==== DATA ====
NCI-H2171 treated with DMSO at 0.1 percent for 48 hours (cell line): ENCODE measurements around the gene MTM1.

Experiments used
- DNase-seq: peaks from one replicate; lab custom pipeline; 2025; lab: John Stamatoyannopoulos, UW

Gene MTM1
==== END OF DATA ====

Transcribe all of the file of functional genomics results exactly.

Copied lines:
NCI-H2171 treated with DMSO at 0.1 percent for 48 hours (cell line): ENCODE measurements around the gene MTM1.

Experiments used
- DNase-seq: peaks from one replicate; lab custom pipeline; 2025; lab: John Stamatoyannopoulos, UW

Gene MTM1